Millennials dubbed most unequal generation yet
The lavish lifestyles of select millennials are heavily on display across today’s influencer-populated, Instagram-saturated online world. But it turns out such recurrent displays of luxury are hardly limited to social media, as they may very well represent the peripheral layer of a deeper socio-economic gap.
The Global Wealth Report 2017, the leading reference on global household wealth issued by leading financial services company Credit Suisse, suggests that millennials in developed countries such as the U.S., France, Germany and Spain are set to be the most unequal generation to date in terms of income.
“Capital losses in the global financial crisis of 2008–2009 and high subsequent unemployment dealt them serious blows,” the accompanying data book explains, relating Gen Y’s lack of wealth accumulation to factors like rising student debt, tighter mortgage rules, higher house prices, increased income inequality, less access to pensions and lower income mobility.
In addition to the aforementioned notions, millennials do not seem to be quite optimistic about potential inheritances either.
“They expect to inherit less than their immediate predecessors at the same age, perhaps because they know that their parents suffered a substantial reduction in wealth during and following the financial crisis,” the report reads.
On the opposite end of the spectrum, a lucky few have come to achieve billionaire status due to their successful entrepreneurial endeavors, notably in the Internet and high tech sectors, which has propelled a sharp rise in the number of young billionaires over the past several years.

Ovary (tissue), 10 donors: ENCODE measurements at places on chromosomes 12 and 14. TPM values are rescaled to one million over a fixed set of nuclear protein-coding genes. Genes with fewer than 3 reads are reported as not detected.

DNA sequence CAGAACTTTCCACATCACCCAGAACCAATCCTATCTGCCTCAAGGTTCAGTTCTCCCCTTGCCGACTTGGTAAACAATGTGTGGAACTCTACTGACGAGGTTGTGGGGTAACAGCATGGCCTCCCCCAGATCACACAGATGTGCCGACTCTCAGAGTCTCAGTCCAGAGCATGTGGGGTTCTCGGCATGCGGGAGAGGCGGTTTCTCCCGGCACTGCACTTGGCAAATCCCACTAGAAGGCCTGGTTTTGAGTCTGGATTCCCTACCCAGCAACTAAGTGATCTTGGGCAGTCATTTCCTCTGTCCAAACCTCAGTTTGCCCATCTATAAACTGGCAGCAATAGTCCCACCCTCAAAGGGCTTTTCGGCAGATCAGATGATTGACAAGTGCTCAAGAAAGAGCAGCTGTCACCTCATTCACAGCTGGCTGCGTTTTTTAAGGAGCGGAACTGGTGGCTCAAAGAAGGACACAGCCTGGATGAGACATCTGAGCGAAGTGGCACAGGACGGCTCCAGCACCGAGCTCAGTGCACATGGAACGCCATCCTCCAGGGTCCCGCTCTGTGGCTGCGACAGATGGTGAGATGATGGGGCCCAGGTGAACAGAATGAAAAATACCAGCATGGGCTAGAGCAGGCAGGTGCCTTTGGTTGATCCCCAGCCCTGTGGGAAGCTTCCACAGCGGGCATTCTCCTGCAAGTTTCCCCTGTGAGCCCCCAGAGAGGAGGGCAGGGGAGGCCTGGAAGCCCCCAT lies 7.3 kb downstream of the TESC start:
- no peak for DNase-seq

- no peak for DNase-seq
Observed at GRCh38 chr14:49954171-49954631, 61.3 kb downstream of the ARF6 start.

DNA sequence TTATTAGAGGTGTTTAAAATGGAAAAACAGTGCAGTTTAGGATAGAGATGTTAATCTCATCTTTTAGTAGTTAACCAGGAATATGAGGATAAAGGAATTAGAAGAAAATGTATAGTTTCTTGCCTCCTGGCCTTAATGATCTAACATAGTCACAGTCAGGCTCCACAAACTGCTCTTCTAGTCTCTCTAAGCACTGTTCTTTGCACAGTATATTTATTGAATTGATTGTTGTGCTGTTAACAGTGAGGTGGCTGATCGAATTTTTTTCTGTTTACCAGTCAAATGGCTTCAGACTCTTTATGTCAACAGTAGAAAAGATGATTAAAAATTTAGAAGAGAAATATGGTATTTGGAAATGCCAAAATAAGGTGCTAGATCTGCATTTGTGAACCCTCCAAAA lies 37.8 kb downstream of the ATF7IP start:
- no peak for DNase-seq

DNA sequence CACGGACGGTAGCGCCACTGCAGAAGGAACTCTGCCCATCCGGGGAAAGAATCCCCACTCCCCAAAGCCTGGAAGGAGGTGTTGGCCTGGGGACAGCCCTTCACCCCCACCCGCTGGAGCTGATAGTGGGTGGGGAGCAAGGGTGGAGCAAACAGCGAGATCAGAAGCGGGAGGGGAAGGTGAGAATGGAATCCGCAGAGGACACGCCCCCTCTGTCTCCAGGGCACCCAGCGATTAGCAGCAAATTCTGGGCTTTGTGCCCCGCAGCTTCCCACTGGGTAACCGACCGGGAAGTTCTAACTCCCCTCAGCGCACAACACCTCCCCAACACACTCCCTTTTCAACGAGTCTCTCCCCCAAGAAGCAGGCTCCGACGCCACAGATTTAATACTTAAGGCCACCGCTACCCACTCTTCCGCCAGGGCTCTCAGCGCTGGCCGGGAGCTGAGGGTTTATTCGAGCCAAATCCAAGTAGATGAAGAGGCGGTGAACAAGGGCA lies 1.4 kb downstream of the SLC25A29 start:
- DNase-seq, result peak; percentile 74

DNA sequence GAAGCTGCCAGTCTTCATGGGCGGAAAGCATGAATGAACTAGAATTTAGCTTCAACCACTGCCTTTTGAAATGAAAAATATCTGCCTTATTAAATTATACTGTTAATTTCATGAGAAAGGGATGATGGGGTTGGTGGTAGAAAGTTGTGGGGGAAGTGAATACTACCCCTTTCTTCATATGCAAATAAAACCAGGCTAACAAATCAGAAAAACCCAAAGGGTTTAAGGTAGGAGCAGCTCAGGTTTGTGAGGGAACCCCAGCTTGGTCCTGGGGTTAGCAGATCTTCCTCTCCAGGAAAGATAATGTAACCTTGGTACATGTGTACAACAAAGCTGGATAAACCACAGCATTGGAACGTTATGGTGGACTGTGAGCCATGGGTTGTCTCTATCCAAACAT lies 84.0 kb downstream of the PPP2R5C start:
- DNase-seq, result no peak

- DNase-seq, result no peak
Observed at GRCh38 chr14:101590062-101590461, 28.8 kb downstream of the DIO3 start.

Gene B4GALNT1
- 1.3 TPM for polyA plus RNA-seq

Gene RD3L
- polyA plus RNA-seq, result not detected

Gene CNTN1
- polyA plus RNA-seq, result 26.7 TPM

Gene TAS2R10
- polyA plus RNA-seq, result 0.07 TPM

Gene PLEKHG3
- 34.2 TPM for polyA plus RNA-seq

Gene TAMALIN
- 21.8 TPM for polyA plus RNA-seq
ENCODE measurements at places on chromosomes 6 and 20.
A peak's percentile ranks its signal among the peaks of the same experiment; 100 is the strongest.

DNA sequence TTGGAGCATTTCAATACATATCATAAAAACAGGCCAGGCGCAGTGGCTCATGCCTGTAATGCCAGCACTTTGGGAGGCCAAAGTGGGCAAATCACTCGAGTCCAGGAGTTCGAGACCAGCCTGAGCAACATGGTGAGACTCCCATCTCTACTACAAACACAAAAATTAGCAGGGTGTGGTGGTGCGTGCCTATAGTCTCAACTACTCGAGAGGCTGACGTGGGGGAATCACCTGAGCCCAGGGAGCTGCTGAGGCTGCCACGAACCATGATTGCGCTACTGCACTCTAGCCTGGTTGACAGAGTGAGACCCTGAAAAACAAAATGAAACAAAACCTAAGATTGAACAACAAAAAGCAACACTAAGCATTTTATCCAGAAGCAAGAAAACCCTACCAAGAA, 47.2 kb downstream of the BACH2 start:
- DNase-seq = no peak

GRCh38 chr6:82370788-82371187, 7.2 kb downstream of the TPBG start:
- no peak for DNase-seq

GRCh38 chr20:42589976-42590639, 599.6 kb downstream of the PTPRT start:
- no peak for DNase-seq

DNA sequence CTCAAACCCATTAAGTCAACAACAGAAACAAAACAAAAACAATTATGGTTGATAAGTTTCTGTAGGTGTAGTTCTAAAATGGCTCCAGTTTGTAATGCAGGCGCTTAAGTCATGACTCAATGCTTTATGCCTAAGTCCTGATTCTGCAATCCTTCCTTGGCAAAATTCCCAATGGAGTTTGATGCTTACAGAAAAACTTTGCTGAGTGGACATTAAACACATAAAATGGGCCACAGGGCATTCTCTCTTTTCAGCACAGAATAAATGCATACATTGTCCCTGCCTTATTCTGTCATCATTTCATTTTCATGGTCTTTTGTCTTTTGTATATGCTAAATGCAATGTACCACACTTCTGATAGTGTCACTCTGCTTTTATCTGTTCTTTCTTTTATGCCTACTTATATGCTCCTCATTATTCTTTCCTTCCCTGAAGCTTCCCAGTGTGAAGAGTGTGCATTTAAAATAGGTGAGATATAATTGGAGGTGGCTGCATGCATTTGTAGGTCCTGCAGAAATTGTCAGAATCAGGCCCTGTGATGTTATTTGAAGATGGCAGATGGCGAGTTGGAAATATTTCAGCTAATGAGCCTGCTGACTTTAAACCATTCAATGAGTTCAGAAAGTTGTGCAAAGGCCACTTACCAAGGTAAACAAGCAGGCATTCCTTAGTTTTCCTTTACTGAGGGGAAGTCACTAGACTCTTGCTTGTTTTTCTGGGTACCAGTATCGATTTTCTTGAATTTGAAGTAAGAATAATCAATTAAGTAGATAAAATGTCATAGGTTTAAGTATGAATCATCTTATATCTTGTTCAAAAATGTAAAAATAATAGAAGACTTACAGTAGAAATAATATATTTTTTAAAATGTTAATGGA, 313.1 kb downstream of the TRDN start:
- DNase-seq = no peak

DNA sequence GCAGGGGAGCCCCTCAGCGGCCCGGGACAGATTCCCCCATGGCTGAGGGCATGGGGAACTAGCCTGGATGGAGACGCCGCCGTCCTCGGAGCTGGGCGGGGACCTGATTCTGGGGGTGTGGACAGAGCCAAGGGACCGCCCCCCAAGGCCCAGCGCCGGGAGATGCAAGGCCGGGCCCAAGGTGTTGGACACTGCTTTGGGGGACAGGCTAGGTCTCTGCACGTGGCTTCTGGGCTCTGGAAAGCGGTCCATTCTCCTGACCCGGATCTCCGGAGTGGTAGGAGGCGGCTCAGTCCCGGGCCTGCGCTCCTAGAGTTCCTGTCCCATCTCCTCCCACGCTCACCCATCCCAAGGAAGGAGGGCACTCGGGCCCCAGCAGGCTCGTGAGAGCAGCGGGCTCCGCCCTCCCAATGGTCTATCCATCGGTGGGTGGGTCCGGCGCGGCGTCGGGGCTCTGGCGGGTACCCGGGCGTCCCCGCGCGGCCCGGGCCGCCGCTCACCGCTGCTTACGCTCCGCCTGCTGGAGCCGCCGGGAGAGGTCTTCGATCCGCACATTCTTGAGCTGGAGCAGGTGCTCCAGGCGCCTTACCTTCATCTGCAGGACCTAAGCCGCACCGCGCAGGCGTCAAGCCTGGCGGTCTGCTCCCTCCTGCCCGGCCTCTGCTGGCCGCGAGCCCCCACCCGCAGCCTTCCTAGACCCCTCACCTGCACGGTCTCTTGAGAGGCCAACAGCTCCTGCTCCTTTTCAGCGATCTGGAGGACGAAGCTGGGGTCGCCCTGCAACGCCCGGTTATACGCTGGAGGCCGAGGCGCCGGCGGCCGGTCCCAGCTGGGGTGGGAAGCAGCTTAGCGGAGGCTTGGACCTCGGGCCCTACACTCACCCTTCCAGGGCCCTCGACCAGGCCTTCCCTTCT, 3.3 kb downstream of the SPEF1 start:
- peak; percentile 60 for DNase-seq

According to the report, there were 21 billionaires aged less than 40 in 2003 and just 24 in 2010, as opposed to 46 in 2017. Their average wealth also witnessed a substantial rise from $3.2 billion in 2010 to a whopping $4.1 billion this year, an increase that has been especially marked in the last couple years.
In conclusion, while some millennials have been fortunate enough to have inherited wealth or received financial support from wealthy boomer parents, or accumulated wealth through entrepreneurship, the majority of the cohort has been far less lucky due to the rigors of unemployment resulting from the financial crisis, accumulating student debt and increased inequality.
“As a result, the Millennials are not only likely to experience greater challenges in building their wealth over time, but also greater wealth inequality than previous generations,” the report concludes.